Sermon on the Mount: Matthew 6:11–15

Matthew 6:11–15
“Give us today our daily bread, 12 and forgive us our debts, as we ourselves have forgiven our debtors. 13 And do not lead us into temptation, but deliver us from the evil one.”
14 “For if you forgive others their sins, your heavenly Father will also forgive you. 15 But if you do not forgive others, your Father will not forgive you your sins.”
(NET Bible)
Note: any Bible reference containing only a chapter number and verse number is understood to be in the Gospel of Matthew.

A forgiving nature

For a time, popular wisdom said, “Don’t get mad, get even!” In fact, Google Books reveals a book by that title that explains exactly how to get back at everyone — auto dealers, bureaucrats, contractors, and many others.

But Jesus does not allow his disciples to participate in a culture of retaliation. Instead, he commands a culture of forgiveness. How are you doing with that?

David Turner makes a vital point about discipleship when he says, “Whatever one’s wants, one’s deepest human needs are found in these requests: daily sustenance (6:11), forgiveness (6:12), and avoidance of sin (6:13).”[1] Take some time to reflect on that!

The idea of daily bread (6:11) looks back to the manna God provided to sustain Israel in the wilderness (Exod. 16:10-30), even when the people were grumbling against him and doubting his care. Keener reminds us that Jesus depended only on the Father during his own temptation in the wilderness (4:1–4, 11), and his disciples must do the same.[2]

Since God is not in the lending business, forgive us our debts (6:12a) can only be a figurative way of referring to the debt of sin. This is simply a rhetorical way of asking God to forgive sin. As we will see, this view is explicitly confirmed by 6:14–15. But in making this request to God, the disciple of Jesus claims to have forgiven those who have sinned against them (6:12b). For this reason, Turner says, “A forgiven person is a forgiving person.”[3]

The first half of 6:13 is difficult, so the second half of the verse is best used to help develop an accurate interpretation. Speaking of the two halves of the verse, R.T. France says, “Both are vivid ways of saying that the disciples are aware of the need for God’s help and protection in the face of the devil’s desire to lead astray.”[4] Testing will come to all, as will temptation, but a disciple of Jesus recognizes their need for God’s sustaining power in that time.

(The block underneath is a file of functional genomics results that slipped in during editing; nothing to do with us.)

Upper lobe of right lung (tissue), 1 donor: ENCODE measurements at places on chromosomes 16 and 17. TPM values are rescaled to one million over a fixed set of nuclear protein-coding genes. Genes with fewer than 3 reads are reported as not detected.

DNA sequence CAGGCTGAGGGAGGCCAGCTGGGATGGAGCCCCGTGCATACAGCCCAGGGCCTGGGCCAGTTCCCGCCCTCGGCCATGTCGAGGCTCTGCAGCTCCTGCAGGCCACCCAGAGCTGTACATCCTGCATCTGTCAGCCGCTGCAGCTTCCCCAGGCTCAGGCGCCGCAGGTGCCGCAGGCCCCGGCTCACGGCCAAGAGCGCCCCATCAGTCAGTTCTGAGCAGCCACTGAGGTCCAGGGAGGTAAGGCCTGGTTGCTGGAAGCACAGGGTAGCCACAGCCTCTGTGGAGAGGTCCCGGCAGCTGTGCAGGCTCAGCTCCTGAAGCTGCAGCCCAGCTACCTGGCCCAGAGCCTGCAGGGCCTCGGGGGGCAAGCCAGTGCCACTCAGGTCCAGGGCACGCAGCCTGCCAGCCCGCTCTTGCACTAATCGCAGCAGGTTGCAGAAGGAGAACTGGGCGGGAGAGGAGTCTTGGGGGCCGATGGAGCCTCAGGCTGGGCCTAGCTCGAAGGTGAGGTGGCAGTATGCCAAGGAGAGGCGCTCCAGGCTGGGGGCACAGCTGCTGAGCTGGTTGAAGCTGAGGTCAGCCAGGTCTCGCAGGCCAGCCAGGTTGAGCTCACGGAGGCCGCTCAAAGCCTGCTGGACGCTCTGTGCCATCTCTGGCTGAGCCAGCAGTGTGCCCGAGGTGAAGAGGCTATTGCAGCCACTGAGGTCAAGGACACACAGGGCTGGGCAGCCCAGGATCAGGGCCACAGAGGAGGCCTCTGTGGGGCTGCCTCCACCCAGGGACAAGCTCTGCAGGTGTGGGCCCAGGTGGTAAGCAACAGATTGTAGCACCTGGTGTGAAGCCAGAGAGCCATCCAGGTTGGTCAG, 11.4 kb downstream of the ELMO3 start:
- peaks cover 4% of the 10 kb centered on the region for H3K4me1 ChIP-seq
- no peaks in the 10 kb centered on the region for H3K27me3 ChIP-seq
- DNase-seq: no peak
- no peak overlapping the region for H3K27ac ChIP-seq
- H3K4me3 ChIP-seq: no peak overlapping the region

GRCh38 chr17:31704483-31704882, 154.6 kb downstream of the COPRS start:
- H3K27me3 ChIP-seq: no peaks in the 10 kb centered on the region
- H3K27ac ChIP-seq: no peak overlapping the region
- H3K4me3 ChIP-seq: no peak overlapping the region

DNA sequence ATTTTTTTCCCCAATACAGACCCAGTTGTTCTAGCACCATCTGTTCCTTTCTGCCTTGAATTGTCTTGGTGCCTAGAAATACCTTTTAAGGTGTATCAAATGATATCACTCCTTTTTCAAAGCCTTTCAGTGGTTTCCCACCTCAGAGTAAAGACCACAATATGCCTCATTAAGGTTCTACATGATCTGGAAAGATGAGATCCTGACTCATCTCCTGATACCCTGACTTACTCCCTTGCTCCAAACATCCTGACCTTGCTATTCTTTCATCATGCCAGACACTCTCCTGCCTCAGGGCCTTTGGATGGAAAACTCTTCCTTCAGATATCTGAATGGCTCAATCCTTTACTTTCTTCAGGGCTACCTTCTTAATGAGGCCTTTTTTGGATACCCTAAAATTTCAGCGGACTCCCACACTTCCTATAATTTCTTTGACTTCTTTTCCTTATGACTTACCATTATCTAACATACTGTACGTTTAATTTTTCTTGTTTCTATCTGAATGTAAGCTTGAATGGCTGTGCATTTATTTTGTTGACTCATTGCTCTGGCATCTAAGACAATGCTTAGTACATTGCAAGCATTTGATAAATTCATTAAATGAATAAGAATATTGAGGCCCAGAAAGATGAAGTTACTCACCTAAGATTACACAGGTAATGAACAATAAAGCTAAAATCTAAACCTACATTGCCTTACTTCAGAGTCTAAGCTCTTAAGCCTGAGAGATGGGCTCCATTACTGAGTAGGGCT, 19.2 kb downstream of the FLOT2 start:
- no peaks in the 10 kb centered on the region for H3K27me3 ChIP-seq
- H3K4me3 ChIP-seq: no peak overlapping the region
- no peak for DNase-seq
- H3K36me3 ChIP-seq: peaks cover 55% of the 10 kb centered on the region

Verse 13 ended the model prayer for the disciples, but Jesus also added comments (6:14–15) on one aspect of what he had said. Perhaps it is no accident that Jesus has just spoken of temptation or testing (6:13). When others wrong us, we are tempted not to forgive them. The Greek grammar governing Jesus’ words suggests the matter could go either way!

But Jesus tells his disciples exactly what he expects of them and why: they are to demonstrate their repentance by forgiving those who have wronged them. Those who forgive show themselves to be marked by repentance and by the Father’s forgiveness of their own sins (6:14).

On the other hand, those who do not forgive those who have sinned against them (6:15), show they have not repented and still cling to the worldly ways of retaliation. God has not forgiven them.

While these principles apply generally — see Galatians 6:10 — they particularly apply in the relationships between Jesus’ disciples. The unity of the disciples is crucial. R.T. France reminds us: “The instruction is addressed to the disciples corporately, and the whole prayer will be phrased in the plural. It is the prayer of a community rather than an individual act of devotion.”[5] We rise or fall together!

His ways become our ways

Take a few minutes to see how the teachings of Jesus apply to your own life:

Peter once asked Jesus how many times we must forgive another believer. Jesus replied, “Not seven times, I tell you, but seventy-seven times!” (Matt. 18:22). That means whatever it takes!

Copyright © 2011 by Barry Applewhite. All rights reserved worldwide. Derived from material created for Christ Fellowship, McKinney, Texas. Used by permission.


[1] David L. Turner, Matthew, Baker Exegetical Commentary on the New Testament (Grand Rapids, Baker Academic, 2008) 188.

[2] Craig S. Keener, A Commentary on the Gospel of Matthew (Grand Rapids: Wm. B. Eerdman’s Publishing Company, 1999) 222.

[3] Turner, Matthew, 189.

[4] R.T. France, The Gospel of Matthew, The New International Commentary on the New Testament (Grand Rapids: William B. Eerdmans Publishing Company, 2007) 251.

[5] France, Matthew, 244.

 

Do you have an opinion or a different interpretation? Let me know!